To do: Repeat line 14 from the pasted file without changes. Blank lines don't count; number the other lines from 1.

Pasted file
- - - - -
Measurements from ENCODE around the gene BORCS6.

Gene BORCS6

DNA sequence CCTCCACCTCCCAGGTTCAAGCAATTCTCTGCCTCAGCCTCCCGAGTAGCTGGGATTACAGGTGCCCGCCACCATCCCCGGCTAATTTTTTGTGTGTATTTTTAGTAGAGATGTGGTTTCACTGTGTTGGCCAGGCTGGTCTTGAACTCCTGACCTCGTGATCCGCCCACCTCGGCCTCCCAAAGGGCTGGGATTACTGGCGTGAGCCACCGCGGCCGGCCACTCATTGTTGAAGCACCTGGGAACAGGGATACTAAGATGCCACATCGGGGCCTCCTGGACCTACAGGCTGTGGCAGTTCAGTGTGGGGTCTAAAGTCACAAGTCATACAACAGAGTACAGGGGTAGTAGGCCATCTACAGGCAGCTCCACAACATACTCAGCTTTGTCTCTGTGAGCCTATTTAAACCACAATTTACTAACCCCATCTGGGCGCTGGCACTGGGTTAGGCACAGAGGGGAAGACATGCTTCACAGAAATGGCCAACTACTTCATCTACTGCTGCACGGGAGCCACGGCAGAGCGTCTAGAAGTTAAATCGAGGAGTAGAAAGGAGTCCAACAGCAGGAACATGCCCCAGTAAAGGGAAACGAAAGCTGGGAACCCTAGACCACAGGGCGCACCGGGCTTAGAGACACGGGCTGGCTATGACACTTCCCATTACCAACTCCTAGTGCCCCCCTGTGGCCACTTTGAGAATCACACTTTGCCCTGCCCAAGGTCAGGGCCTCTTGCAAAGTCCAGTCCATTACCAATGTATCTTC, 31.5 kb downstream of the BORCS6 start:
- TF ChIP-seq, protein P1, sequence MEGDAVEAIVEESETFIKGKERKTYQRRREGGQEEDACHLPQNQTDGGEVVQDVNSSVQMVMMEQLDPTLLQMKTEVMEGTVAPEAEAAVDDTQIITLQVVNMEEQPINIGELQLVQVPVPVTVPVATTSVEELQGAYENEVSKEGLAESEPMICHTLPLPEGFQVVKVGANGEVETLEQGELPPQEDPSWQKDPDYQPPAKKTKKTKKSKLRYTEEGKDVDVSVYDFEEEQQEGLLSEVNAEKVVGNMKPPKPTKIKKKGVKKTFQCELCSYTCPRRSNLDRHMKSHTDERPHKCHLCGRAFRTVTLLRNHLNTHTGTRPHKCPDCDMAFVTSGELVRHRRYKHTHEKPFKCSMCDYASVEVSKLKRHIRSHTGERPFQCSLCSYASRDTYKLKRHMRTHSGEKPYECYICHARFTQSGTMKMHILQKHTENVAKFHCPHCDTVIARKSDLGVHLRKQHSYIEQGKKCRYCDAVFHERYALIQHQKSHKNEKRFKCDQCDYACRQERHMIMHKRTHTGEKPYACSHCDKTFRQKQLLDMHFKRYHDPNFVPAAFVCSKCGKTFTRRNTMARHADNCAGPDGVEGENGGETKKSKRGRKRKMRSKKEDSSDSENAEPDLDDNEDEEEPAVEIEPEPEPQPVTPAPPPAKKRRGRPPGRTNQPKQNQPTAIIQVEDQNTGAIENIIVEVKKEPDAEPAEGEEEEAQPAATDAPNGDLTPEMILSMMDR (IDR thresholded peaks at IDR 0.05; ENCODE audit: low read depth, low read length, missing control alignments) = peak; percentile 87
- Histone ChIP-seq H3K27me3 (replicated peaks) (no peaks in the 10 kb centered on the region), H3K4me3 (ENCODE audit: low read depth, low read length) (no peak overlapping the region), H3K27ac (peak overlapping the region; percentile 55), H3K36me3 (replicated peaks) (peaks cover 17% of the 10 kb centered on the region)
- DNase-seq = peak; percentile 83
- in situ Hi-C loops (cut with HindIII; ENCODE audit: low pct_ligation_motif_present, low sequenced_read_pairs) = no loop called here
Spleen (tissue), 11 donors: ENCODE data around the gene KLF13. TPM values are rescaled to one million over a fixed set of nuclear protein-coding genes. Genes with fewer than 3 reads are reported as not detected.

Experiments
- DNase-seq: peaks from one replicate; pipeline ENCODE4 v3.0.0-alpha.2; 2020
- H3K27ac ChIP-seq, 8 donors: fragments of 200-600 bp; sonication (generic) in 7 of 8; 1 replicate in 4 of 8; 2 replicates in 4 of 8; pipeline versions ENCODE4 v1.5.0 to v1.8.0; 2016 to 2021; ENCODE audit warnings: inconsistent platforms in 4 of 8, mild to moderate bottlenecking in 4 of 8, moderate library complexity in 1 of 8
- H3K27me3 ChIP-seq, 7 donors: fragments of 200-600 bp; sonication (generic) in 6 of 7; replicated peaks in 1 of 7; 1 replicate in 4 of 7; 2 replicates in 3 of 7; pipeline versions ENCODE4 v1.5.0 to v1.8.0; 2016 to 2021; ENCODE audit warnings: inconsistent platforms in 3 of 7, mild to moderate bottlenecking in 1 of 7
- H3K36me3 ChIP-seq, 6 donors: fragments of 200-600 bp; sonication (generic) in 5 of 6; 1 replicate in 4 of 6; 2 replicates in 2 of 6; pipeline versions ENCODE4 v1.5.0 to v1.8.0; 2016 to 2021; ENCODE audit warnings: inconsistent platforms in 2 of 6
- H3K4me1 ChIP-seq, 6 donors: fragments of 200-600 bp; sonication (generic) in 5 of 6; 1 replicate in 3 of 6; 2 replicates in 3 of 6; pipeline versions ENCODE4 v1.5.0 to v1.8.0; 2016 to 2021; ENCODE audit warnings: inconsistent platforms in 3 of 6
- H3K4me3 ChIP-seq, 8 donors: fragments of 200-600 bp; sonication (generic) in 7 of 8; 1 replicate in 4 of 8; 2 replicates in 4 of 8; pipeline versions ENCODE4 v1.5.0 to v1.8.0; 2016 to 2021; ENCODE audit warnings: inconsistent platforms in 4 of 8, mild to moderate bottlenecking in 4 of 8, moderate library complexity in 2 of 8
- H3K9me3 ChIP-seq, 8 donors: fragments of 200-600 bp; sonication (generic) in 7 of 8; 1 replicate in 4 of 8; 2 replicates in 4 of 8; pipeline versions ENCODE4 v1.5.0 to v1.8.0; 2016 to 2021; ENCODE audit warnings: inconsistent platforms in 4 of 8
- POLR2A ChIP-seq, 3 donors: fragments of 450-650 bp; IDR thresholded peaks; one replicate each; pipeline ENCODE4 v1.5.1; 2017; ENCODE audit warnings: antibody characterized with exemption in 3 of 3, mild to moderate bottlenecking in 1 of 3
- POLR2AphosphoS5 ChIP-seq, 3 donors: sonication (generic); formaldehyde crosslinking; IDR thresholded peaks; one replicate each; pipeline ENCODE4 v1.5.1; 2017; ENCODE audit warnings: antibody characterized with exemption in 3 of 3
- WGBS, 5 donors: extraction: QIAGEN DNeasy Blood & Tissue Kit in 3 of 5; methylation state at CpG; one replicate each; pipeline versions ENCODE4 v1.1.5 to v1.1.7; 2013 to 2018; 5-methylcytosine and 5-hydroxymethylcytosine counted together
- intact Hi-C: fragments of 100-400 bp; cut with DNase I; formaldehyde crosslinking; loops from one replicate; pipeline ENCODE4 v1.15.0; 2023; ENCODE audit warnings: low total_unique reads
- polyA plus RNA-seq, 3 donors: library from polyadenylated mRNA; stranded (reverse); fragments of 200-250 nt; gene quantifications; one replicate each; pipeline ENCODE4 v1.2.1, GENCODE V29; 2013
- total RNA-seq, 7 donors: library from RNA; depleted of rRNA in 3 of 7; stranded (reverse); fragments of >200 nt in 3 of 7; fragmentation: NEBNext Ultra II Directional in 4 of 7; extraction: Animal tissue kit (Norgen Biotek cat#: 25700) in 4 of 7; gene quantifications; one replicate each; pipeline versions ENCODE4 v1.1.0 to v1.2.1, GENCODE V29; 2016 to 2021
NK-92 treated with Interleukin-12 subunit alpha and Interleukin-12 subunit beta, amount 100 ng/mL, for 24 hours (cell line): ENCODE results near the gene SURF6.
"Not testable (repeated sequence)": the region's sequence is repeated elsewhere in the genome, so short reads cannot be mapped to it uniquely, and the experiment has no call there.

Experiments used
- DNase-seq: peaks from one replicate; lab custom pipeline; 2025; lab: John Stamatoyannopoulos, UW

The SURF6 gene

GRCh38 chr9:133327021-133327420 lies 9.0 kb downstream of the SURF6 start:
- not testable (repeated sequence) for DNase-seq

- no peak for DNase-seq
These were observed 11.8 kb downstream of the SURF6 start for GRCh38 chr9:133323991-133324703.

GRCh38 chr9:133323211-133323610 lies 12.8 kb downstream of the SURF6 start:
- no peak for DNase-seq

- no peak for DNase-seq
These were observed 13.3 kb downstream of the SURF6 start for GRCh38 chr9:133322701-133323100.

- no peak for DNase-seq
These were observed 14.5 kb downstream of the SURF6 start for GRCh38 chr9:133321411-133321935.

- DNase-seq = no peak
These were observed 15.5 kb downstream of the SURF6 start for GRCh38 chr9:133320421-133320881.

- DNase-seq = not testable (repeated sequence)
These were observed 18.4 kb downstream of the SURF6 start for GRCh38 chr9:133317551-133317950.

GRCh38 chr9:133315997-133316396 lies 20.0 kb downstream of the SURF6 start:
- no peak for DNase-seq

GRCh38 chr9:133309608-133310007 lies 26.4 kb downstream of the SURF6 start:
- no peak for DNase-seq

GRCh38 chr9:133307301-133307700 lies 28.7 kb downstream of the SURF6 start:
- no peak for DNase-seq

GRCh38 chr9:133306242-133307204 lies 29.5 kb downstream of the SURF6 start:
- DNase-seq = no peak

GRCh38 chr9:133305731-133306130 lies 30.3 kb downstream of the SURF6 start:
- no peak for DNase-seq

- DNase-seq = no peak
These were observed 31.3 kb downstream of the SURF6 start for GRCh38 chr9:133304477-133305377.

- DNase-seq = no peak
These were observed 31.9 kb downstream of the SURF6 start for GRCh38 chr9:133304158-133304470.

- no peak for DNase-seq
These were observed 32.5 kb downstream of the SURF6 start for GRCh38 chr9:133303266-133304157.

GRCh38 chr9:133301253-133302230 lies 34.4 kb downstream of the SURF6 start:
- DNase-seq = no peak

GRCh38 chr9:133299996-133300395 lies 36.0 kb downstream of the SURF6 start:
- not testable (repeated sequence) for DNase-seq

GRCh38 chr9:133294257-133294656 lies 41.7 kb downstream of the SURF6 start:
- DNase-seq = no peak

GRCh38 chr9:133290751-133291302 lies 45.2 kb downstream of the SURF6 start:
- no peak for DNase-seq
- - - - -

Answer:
- H3K4me1 ChIP-seq, 6 donors: fragments of 200-600 bp; sonication (generic) in 5 of 6; 1 replicate in 3 of 6; 2 replicates in 3 of 6; pipeline versions ENCODE4 v1.5.0 to v1.8.0; 2016 to 2021; ENCODE audit warnings: inconsistent platforms in 3 of 6